About 2 minutes later Wes of Hiking in Japan arrived at the top and we took a few photos before the clouds closed and settled on the mountain. 2 minutes after that it started to rain and kept up all night long becoming sleet and snow at times. Fortunately there was a hut to take shelter in....


Sunday, April 17, 2011

The view from Sanbe


Sanbe San is the name given to the highest point in Shimane, a cluster of 7 peaks.

!,126 meters above sea level, I have only climbed it one time.


Most people go up it on the trail on the north side but I went up a barely used trail on the south side.


As you would expect there are some great views once you get out of the trees.



In the distance the Shimane Hanto with Izumo Taisha at its base.

According to the Kunibiki myth the peninsular was dragged from Sila and held to the land of izumo by a rope that is now the beach you can just see. The other end of the peninsular was tied by a rope to Daisen in Tottori.


A huge caldera.

Thursday, March 3, 2011

Sanbe San


This is the draincover for the town of Oda, a fairly nondescript town close to the border between Iwami and Izumo. The mountains in the background are known as Sanbesan, and are the highest in Shimane at 1,126 m above sea level.

Oda does not have much to see for tourists, and is pretty much just the rail access point for visitors to the nearby World Heritage site of Iwami Ginzan, but I did wander around last fall hunting the fall colors.


This view of Sanbesan is from near my house, and must be about 25k distant as the crow flies. I took the photo on a winter walk up Maruyama.


On the lower slopes. Sanbesan is actually a cluster of 7 volcanoes, and the highest one is named Osanbesan. We were on our way to visit the Buried Forest Museum, actually a fascinating place where you can go below ground and see 4,000 year old trees that were buried in a major eruption.


This is on the south side, and its where I slept out before climbing to the top early the next morning. I had walked two days from my house to get here. One of these days I will write up that walk :)

Thursday, May 27, 2010

A winter walk up Maruyama


Driving from my place to Iwami Ginzan, which I used to do regularly a few years ago, you pass through the village of Mihara, and as one is doing so the 480 meter high Maruyama (Round Mountain) is distinctly visible for quite a ways.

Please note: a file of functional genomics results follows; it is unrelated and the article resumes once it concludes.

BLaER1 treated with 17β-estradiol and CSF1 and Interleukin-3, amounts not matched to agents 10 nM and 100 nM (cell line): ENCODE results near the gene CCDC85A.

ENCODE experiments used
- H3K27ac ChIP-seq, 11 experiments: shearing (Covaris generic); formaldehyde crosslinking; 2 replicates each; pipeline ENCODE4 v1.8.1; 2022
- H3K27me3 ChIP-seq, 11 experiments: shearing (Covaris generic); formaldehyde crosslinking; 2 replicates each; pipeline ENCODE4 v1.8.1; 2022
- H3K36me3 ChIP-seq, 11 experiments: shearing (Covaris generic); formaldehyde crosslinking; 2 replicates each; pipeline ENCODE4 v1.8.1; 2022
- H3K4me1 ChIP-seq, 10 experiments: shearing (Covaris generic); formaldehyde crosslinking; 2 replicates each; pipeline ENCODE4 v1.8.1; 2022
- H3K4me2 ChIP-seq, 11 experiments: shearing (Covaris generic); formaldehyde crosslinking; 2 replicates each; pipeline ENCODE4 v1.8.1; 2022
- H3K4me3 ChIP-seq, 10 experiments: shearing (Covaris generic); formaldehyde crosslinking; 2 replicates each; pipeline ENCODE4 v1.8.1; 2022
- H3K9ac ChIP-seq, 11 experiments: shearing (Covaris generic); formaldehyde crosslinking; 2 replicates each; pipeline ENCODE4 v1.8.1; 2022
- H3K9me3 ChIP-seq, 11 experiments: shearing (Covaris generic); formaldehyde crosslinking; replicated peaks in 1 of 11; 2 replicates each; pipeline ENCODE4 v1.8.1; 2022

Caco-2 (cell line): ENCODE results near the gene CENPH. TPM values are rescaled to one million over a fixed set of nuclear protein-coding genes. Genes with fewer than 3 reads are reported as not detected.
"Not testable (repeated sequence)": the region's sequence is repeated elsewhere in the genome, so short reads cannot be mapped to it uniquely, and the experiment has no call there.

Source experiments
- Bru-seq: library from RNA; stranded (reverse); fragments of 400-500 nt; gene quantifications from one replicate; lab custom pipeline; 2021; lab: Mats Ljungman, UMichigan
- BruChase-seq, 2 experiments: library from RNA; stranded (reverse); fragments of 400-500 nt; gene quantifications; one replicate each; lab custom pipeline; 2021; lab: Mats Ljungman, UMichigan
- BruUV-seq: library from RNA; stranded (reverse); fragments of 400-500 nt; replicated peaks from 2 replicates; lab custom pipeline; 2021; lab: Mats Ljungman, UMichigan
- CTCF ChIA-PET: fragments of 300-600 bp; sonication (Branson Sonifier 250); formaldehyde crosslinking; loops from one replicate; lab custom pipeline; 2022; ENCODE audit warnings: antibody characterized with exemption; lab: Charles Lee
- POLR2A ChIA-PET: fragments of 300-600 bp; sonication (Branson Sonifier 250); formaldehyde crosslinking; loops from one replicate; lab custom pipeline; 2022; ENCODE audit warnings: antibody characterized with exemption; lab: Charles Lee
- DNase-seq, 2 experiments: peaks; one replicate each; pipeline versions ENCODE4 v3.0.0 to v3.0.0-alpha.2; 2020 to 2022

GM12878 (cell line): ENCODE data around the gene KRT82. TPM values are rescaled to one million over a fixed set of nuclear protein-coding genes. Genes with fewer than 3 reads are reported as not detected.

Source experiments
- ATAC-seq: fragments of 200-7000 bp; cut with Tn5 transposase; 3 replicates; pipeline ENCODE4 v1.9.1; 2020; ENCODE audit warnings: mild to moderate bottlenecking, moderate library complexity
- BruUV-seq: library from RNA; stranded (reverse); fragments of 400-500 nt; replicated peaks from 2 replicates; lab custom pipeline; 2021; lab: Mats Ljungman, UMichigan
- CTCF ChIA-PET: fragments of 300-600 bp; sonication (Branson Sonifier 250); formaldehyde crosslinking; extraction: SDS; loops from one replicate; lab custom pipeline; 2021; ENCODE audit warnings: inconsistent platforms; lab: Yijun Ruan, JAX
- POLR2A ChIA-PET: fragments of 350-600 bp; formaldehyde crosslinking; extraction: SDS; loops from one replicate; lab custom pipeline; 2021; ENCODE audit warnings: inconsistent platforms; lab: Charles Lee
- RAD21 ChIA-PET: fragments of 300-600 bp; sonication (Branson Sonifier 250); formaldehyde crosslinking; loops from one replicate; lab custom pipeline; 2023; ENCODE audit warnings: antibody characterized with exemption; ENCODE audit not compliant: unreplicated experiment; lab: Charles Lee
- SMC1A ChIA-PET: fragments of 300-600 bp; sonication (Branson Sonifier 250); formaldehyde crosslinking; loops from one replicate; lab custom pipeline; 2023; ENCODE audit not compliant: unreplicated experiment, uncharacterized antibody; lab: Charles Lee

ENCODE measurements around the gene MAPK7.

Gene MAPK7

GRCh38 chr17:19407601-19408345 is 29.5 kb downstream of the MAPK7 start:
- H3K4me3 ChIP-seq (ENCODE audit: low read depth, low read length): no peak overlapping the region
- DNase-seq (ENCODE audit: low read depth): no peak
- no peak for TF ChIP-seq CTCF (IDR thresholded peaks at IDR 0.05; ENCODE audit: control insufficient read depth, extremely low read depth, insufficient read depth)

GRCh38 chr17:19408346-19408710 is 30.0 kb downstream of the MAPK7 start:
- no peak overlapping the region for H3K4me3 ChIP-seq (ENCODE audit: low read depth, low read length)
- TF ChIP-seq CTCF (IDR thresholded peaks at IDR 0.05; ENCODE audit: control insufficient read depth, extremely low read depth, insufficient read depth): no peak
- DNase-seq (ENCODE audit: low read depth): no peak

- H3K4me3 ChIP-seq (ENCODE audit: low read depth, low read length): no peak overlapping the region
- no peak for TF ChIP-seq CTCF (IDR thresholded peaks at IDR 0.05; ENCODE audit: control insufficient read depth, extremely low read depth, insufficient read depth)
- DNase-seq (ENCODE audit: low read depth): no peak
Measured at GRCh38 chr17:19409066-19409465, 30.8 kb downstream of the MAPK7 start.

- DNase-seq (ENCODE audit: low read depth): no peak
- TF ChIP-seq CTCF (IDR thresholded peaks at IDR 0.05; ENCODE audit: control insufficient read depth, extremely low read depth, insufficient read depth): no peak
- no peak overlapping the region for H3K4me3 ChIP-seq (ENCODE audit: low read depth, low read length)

One fine January day the weather was warm and the light was bright so I decided to to find out what the views were like from the top.

I drove up the long, narrow valley that runs up from Tanijyugo, parked and headed up the forest track that climbed over the ridge and dropped down to the base of Maruyama.


Half way up Maruyama there was a clearing in the trees that offered a wonderful view over Mihara to the saddle of the ridge called Oe-Takayama. The highest point is a little over 800 meters, and behind it lies Iwami Ginzan. According to a painted signboard in the village at its base, there is a trail that goes up and along the ridge that I've always hoped to climb one day, though I suspect that the trail, like so many others around here, has long since disappeared by not having been used for decades.


The road up to the top of Maruyama switchbacks up the north side, so there was still unmelted snow.


Just below the highest point are the foundations of what used to be a castle, though fort or watchtower might be a more appropriate english word.


From the top, the view roughly south. Somewhere down in there is the Gonokawa River and my village.


But this is the view I had hoped to find. About 25k away, the snowy peaks of the volcano Mount Sanbe, at 1,126 meters the highest point in Iwami.

Tuesday, December 8, 2009

Concrete wabi sabi: more steps.

Continuing with my exploration of the aesthetic potential in Japan's favorite material,.... more steps!

An Afternoon Around Sanbe Dam4128

An Escheresque view of the steps down sanbe Dam.


A very standard form of steps. These go down to the stream that run through Omori, Iwami Ginzan.


Of course concrete can be poured into any shape. These curved steps go down to the boat dock for the horikawa boat tour on the river in Matsue.


These lead down to a hot spring in the river at Tamatsukuri Onsen.


I really liked these that lead up into the Museum of Ehime History & Culture.


These last ones are not actually in Japan, but Seoul, Korea.